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  1. #1
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    Default Quick question re: block insertion

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    I'm going to sound dumb here, but I can't figure this one out using the normal Googly avenues. Sorry if I'm missing a thread and this is a duplicate.

    Say I have some geometry that I want a 2D block of. So, I orient the camera, and use the FLATSHOT command.

    The resulting block always has an insertion point of... how do I explain this? It's the same distance from the crosshairs as the origin was when the block was created. It's not AT the origin, it's at a certain distance away from the crosshair. So, if my geometry is far enough away from the origin, I have to zoom way out after creating the block just to be able to see where it is and be able to locate it with a final left click.

    I don't get why this would ever be the case. In my mind, either a block is always inserted at the origin (or another specified point), or it's inserted at the crosshair. I don't understand how what's happening now would ever be useful.

    Anyway, am I just missing some obvious system variable, or something?

    Thanks in advance.

  2. #2
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    Dadgad: I think the OP is specifically referring to blocks created by the FLATSHOT command.
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  3. #3
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    Perhaps you could explode the block and redefine it with the insertion point more to your liking.

    The block is referenced to the UCS of the camera view plane that you used.

  4. #4
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    or skip explode and use the block editor.
    Drafting is a breeze.

  5. #5
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    Hey guys, thanks for the replies. In this instance I guess it's fine to just consider blocks created through the FLATSHOT command.

    Exploding a block, or using a block editor, would not work, because in my example the block hasn't been placed yet.

    The steps are as such:

    1. Isolate and orient your stuff.
    2. FLATSHOT, enter.
    3. A block appears in a weird location at some seemingly arbitrary distance from the crosshair. This is the issue. It doesn't appear AT the crosshair, it's somewhere else relative to it. (As a corollary, I'd really like to know why this would ever happen).
    4. So, you have to zoom way out to see where it actually is to be able to locate it where you want.
    5. Once you finally figure that out, you left-click to place it, then scale and rotate it as with a normal block insertion.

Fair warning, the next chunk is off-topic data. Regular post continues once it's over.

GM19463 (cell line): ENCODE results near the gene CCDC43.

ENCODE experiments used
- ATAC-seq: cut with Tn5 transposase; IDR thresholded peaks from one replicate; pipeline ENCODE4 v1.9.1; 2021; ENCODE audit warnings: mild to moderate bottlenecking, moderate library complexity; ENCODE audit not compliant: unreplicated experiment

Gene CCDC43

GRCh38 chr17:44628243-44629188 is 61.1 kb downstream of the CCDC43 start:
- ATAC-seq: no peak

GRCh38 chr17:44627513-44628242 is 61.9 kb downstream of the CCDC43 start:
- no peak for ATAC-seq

6. Only now can you EXPLODE or BEDIT... way after the problem has occurred.

    I hope that's clear enough. It seems the insertion point of the block wants to be nowhere near where the geometry? It's tremendously obnoxious if you want the block you create through FLATSHOT to be close to the geometry in model space.

  6. #6
    Luminous Being RobDraw's Avatar
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    Editing the block was suggested because the block is not created the way you like it. It's an easy fix (workaround), if you cannot figure out how to create it as you desire it to be.
    Drafting is a breeze.

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    I think eldon kind of hinted at what the cause may be when he wrote..."The block is referenced to the UCS of the camera view plane that you used."
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  8. #8
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    Relocate the UCS so that it is on the object, then use Flatshot.
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  9. #9
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    It might save effort if you export the flatshot to an external file in the first place. You know it is the only object in that drawing. Then it is easy to fix the insertion point to your preference.

  10. #10
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    Ugh... duh. Thanks rkent and ReMark, again, as well as eldon and RobDraw. I should have been able to figure this out myself. I'm pretty weak on UCS manipulation, and what I was toying around with before wasn't really working. I was orienting the camera with the buttons on the view toolbar, which would reset the UCS to that view (which is annoying), so I would UCS -> W to give myself a normal coordinate system before I created the block. Clearly that is my "issue." I'm still not sure why anyone would want that, but that's neither here nor there.

    Thanks again, guys!

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